Based on feedback from competitors, judges, breeders, owners, and more, the Young Event Horse (YEH) Committee has implemented some significant changes to the YEH program moving forward. Effective immediately, the YEH will have new dressage tests, an entirely new scoring and judging system, and some other significant changes outlined below.
One of the largest changes moving forward is that the Conformation section will no longer be held at YEH qualifying events, as it will only take place at Championships. Thus, qualifying competitions will only consist of two sections: Dressage, and the Jumping/Galloping Test. The new scoresheets for all YEH qualifying events can be found here.
Championships will still include Dressage, Conformation, and the Jumping/Galloping test. The new scoresheets for YEH Championships can be found here. The Jumping/Galloping test will now count for 70% of the final score at both qualifiers and Championships, as opposed to 50% in the past. Details on the new class structure for the YEH program can be found here.
With new the scoresheets comes a new scoring system. Each jumping effort in the jumping phase will receive a score 0.0-3.0. The course designers will place exactly 5 show jump efforts, and exactly 10 cross-country efforts, and the judges will now score each fence. At qualifying events, If a numbered fence as an “A-B” element, each letter will be scored as its own effort and receive its own score. At Championships, “A-B” elements will be scored together under the same effort. Please refer to the scoresheets above to review how jumps are scored. To view the jumping standards for competitors, click here.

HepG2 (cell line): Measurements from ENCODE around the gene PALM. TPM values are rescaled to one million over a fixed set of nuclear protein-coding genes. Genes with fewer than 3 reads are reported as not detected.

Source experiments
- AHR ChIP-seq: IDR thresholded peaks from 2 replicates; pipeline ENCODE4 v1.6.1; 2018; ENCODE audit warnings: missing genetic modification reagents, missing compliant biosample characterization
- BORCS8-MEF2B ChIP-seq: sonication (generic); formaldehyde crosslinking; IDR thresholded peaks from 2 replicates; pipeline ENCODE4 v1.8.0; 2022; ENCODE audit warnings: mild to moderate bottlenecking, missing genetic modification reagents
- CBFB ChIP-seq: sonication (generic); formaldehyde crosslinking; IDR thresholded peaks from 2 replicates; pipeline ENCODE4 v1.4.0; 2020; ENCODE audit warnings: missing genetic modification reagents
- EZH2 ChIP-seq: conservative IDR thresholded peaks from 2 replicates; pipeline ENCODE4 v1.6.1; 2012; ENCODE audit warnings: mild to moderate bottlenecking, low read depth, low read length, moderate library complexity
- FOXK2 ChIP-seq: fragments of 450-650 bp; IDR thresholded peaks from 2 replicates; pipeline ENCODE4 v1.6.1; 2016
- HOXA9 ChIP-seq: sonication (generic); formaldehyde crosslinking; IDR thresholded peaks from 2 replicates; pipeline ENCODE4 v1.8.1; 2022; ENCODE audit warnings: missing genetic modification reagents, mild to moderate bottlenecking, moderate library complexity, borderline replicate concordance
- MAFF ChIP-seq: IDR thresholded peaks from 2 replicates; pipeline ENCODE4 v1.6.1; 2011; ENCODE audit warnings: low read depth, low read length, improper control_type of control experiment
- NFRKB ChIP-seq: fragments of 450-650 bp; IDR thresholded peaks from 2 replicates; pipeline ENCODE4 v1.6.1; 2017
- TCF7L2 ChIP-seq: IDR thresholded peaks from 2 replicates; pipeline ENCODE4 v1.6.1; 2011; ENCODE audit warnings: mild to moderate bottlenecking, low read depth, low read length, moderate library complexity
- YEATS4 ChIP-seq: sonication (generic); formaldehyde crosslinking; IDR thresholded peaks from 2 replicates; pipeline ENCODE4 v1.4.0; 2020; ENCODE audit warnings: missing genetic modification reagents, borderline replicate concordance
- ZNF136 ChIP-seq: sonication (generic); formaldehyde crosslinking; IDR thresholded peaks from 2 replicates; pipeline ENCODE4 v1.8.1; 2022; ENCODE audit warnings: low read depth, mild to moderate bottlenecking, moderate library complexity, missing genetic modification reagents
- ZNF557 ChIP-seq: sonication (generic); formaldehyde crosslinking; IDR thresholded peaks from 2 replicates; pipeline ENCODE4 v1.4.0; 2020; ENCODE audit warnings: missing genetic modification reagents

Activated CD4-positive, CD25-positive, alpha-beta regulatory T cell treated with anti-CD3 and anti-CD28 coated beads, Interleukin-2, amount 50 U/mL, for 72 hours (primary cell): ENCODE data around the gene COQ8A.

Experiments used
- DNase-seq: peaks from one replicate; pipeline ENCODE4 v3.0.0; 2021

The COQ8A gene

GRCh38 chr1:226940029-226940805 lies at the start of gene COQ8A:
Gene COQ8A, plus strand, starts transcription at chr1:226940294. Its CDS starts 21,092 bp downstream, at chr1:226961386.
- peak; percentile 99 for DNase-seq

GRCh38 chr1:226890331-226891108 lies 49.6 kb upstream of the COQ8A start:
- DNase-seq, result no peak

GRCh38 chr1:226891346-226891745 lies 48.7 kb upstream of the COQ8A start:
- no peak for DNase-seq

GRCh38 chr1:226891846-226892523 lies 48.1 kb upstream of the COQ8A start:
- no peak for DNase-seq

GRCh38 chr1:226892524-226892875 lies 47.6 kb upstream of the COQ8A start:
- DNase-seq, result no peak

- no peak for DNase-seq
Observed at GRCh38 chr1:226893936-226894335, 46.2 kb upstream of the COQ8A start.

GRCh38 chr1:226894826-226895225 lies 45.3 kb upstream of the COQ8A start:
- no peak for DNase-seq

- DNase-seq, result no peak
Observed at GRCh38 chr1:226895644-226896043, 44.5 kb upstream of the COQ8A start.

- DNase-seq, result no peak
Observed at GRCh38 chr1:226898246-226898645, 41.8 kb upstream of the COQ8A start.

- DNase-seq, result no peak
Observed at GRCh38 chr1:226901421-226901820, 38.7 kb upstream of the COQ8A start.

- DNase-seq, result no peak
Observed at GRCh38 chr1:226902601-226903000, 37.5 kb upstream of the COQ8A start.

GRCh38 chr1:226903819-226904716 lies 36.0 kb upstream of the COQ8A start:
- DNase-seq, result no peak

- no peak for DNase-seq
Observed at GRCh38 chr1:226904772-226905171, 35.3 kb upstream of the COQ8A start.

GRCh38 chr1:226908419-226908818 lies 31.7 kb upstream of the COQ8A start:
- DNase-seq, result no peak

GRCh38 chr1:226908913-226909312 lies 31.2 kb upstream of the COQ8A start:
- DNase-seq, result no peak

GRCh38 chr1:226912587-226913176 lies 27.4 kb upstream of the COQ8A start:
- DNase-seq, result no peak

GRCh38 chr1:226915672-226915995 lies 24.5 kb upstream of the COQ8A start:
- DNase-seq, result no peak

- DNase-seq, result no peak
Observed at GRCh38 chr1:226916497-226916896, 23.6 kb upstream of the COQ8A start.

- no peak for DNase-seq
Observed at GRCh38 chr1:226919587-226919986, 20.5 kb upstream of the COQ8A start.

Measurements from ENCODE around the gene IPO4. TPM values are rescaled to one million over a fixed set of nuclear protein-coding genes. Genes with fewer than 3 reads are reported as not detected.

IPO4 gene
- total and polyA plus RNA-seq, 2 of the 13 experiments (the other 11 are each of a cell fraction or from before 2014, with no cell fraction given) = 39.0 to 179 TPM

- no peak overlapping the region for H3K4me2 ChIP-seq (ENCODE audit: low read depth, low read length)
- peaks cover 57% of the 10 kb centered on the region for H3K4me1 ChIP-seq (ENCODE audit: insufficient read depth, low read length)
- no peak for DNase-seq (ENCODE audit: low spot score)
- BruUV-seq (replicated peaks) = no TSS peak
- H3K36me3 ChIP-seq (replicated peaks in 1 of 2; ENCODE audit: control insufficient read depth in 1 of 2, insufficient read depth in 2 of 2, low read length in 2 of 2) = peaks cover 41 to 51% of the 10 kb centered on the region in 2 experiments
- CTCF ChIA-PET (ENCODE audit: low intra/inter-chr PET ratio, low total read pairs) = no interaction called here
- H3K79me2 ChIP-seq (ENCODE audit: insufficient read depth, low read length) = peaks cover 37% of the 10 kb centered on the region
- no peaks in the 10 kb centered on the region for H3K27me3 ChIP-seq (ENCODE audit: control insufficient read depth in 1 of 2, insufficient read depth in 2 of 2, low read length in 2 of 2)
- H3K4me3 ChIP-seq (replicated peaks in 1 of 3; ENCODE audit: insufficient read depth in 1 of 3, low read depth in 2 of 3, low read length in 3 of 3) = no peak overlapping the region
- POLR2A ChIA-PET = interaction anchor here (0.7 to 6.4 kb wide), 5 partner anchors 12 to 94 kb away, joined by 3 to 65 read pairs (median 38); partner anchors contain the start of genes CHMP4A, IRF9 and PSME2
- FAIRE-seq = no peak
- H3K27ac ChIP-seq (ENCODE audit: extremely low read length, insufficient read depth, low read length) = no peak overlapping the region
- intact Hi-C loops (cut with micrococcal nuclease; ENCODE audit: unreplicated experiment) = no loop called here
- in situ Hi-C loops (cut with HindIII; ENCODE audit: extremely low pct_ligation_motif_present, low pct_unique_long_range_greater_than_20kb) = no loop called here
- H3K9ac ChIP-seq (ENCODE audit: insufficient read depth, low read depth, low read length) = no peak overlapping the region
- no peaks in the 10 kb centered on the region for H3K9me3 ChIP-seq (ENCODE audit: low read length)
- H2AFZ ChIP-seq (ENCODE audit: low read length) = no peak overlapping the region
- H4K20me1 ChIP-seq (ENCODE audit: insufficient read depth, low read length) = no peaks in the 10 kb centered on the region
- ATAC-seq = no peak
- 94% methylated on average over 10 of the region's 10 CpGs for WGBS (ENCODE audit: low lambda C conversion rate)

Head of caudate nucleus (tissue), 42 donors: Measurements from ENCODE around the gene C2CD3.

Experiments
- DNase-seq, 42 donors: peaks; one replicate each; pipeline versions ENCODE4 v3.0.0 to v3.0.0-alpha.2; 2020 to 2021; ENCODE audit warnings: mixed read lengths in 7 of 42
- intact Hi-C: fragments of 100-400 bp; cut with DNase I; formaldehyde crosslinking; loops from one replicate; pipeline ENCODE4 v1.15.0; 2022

Based on member feedback, the YEH Committee voted to remove the “bye-year” for mares, which allowed a mare that had a full-term foal to compete an age group below her biological age (i.e. a 5-year-old mare who had a full-term foal could compete in the YEH 4-year-old class.) The YEH Committee officially voted this out for 2018, so all horses must compete in their respective age groups. All competing YEH horses and riders must be current USEA members.